Learning is the best investment you can make
Why did the busiest person in the world, former U.S. president Barack Obama, read an hour a day while in office? Why has the best investor in history, Warren Buffett, invested 80% of his time in reading and thinking throughout his career? And did you know that Bill Gates reads a book a week during his career? And that has he taken a yearly two-week reading vacation throughout his entire career?
Why do the world’s smartest and busiest people find one hour a day for deliberate learning (the 5-hour rule), while others make excuses about how busy they are?
The answer is simple: Learning is the single best investment of our time that we can make. Or as Benjamin Franklin said, “An investment in knowledge pays the best interest.”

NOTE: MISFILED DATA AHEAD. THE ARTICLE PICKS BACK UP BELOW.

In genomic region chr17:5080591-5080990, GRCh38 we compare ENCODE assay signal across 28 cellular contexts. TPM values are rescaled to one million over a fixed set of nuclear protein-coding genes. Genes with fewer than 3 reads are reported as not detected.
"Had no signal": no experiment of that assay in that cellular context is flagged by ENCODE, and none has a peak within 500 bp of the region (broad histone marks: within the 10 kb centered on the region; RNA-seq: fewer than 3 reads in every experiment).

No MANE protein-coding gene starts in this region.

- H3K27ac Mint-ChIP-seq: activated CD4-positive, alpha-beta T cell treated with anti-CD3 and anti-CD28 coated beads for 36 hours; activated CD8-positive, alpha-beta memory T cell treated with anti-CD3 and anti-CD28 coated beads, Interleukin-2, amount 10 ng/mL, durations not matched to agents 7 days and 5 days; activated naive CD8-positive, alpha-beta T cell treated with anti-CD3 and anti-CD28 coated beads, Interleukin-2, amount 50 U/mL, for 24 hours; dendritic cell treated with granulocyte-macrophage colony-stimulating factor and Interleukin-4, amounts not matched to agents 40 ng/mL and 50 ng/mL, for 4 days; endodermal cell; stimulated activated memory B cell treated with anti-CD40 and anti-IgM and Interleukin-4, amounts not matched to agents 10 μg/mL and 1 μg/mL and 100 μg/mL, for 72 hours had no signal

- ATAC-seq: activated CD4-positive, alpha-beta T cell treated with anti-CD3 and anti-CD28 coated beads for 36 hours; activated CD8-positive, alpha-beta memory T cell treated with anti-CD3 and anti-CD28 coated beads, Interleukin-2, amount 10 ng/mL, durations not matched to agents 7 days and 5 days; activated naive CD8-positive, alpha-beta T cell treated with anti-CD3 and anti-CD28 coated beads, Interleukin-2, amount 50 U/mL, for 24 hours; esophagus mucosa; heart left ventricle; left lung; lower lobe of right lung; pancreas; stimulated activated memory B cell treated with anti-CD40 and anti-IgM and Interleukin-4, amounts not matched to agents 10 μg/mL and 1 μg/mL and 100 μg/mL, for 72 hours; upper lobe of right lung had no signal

This insight is fundamental to succeeding in our knowledge economy, yet few people realise it. Luckily, once you do understand the value of knowledge, it is simple to get more of it. Just dedicate yourself to constant learning.
Knowledge is the new money
We spend our lives collecting, spending, lusting after, and worrying about money — in fact, when we say we “don’t have time” to learn something new, it is usually because we are feverishly devoting our time to earning money,
But something is happening right now that’s changing the relationship between money and knowledge. We are at the beginning of a period of what renowned futurist Peter Diamandis calls rapid demonetisation, in which technology is rendering previously expensive products or services much cheaper — or even free.